Unlocking the value of data by supporting international data ecosystems | #techUKDigitalTrade
Nobody would ever deny that the banking system is vital to the functioning of the wider economy. Yet many policymakers have so far misunderstood the value of the data ecosystem to sectors across the economy. Fewer have considered the benefit or technicalities of developing a truly international data ecosystem.
But what is the “Data Ecosystem”? It’s the context in which data moves together with the participants and infrastructure responsible for shaping it. The “participants” are the creators and users of data, ranging from big tech to small manufacturing businesses to individuals.
The “infrastructure” includes the public policy (e.g privacy and transfer laws), logistics and market mechanisms of the data market.
When we discuss goods, Free Trade Agreements (FTAs) are discussed alongside port and rail infrastructure as you cannot move goods, and therefore trade goods, without them.
But data is the same. Structural and logistical barriers to data sharing exist even in a liberal data policy environment that must be overcome for data to move. These barriers may not be as tangible as missing physical infrastructure is to goods trade, but the effect remains the same - data cannot partake in the opportunities created by an FTA.
Mission One of the National Data Strategy highlights how information deficiencies in understanding the functioning of existing privacy regulation, the inability to locate parties interested in held data, and the costs of adopting data from another organisation due to poor data standards impede data flow.
How does data sharing unlock the value of data?
Data moving between data creators and different potential users can aid the development of new products, services and processes that unlock new economic, social and commercial value.
For example, climate data can be used to develop a weather app or determine the best location for a new windfarm – vast differences in economic and social value arise as a result.
In a well-functioning data market, both use cases would be enabled by data flow. However, limitations in knowledge, confidence and cost as described above prevent this flow and the realisation of the data’s true value.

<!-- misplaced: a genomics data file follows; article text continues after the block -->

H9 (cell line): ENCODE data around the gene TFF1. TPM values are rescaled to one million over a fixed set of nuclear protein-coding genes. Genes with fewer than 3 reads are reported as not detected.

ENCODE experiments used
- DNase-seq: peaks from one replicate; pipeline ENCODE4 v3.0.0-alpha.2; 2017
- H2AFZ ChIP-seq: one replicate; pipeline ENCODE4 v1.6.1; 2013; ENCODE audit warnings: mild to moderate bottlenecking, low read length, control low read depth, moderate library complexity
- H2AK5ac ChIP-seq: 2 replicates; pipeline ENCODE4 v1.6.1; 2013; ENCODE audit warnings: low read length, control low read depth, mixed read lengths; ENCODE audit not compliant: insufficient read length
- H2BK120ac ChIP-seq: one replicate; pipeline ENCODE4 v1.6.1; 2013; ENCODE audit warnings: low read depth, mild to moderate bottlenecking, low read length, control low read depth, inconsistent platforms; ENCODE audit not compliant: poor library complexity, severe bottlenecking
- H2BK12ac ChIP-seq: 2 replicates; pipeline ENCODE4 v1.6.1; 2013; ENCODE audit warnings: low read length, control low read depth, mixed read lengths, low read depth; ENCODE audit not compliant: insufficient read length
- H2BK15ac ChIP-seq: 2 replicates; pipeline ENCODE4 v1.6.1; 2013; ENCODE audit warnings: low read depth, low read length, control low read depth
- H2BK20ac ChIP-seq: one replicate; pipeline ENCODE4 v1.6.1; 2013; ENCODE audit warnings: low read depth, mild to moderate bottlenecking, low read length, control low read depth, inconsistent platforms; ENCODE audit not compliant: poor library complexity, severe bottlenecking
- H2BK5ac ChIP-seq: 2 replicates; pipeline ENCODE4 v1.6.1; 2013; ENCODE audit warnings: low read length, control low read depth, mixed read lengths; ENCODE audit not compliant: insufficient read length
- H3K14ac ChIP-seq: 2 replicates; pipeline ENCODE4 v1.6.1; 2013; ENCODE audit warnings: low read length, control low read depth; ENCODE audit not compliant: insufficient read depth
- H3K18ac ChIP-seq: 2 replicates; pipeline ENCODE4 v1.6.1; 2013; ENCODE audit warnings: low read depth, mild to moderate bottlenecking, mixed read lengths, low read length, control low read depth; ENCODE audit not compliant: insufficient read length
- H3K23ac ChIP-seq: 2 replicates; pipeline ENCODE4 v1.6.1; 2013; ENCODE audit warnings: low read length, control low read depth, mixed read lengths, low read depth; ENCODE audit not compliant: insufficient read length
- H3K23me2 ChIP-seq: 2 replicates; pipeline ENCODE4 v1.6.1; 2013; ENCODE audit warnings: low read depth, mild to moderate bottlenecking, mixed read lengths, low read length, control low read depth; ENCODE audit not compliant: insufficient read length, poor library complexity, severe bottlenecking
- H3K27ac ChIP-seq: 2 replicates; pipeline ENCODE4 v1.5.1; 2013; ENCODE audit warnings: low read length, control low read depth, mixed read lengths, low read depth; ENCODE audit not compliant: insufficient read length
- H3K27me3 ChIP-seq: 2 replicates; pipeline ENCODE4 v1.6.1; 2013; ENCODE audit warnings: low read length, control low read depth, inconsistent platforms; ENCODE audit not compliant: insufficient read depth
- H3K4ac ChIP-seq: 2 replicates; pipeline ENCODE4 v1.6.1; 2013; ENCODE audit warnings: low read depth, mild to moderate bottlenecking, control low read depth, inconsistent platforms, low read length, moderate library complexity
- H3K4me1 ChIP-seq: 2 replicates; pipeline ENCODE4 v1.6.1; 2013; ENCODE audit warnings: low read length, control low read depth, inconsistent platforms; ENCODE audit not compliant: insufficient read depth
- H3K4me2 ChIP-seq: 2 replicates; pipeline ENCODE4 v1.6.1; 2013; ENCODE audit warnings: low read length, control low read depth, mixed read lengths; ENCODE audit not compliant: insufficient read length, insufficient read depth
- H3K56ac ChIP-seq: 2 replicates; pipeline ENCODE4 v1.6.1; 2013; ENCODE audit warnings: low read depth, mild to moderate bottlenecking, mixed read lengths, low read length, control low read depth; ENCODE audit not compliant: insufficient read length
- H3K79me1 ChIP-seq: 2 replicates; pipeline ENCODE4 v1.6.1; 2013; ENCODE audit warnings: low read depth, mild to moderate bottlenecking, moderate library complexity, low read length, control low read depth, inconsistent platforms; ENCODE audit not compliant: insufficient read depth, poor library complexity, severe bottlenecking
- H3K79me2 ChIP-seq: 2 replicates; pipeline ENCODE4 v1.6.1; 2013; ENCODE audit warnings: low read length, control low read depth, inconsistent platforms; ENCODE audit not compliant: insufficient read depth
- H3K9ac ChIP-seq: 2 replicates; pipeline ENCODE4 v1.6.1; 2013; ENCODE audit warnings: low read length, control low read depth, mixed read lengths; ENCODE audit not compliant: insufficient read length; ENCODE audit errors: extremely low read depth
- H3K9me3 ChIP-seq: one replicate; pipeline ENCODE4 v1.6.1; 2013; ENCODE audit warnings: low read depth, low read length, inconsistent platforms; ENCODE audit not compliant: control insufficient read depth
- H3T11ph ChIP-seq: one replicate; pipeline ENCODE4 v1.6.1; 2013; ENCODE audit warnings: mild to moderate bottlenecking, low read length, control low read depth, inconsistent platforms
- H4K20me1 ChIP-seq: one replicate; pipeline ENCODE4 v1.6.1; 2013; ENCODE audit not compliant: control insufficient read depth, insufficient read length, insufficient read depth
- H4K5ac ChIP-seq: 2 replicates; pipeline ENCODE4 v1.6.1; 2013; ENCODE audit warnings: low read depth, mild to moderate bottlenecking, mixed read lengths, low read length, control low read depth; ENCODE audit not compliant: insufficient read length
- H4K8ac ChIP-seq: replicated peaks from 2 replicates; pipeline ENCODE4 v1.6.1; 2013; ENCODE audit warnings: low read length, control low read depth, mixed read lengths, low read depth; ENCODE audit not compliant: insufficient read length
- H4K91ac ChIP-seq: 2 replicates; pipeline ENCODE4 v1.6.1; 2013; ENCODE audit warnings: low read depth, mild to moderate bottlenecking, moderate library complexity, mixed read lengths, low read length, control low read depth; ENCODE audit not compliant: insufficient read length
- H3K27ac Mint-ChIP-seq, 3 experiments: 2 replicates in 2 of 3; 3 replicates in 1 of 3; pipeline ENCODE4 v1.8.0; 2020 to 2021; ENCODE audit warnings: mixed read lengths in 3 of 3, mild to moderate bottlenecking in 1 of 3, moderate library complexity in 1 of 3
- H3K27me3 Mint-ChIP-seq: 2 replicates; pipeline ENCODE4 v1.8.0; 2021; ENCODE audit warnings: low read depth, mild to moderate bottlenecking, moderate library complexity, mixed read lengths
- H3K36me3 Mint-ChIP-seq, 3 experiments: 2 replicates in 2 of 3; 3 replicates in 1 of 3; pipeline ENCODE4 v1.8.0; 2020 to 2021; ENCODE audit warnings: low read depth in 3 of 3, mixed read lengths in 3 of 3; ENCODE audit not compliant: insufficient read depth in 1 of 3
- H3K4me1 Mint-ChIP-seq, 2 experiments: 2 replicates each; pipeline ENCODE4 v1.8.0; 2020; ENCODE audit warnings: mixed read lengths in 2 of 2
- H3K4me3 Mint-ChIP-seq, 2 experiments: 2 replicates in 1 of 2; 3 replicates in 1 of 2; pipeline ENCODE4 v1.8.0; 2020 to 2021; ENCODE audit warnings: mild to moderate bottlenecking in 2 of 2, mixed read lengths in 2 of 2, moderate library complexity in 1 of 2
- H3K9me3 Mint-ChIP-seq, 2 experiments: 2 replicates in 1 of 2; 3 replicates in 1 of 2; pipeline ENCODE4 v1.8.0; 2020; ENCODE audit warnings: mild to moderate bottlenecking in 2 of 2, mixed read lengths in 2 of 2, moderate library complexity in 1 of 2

This phenomenon is especially acute internationally. Often, the organisations most capable of unlocking the benefits of a dataset are foreign to the data creator.
If creators struggle with information deficits on potential domestic use cases of their data and the conversion of data standards, these struggles are amplified when dealing with organisations in different regulatory settings.
For instance, it may take a British, Japanese or American AI firm to best use the weather data of a Brazilian company for the benefit of wind farm development in Brazil. But due to the amplified barriers to data sharing, the foreign AI firms are never identified by the Brazilian company. Alternately, the data is in a Brazilian standard which cannot be readily used by the models of the foreign companies. Consequently, the AI companies lose out on a business opportunity, and Brazil loses out on better infrastructure.
What should government do next?
To move goods internationally, governments built roads, canals, ports and railways. Data needs the same treatment to unlock the economic, social and commercial benefits within.
The UK should collaborate, first with our closest counterparts with similar data ecosystems, on infrastructure that facilitates international data movement. The internationalisation of Mission One should be a government priority.
Physical and Digital Infrastructure, made up of new organisations and digital technologies, can be developed as part of bilateral or multilateral programmes between countries with the aim of increasing data flows between the participants of each data market.
This infrastructure can include data intermediaries; entities that exist to match data creators with data users of different nations; and Privacy Enhancing Technologies, software that allows data experimentation without sharing data access, can remove the need for compliance with different national privacy rules.
Seeking to align the policy infrastructure of national data ecosystems through collaboration on data standards in line with the FAIR Principles would ease data flows by ensuring similar levels of data quality and format among different jurisdictions, reducing the cost of adopting foreign data.
Institutionalised cooperation should be sought to achieve this, clear remits for cooperation codified in FTAs and other international agreements.
Some great work is being done in this space such as the UK/US Data Dialogue and the PET’s Prize Challenge. But a small number of initiatives between one or two countries is not enough when society is already this far into the new digital age, we need to internationalise our data ecosystem fast to unlock new value to society and trade.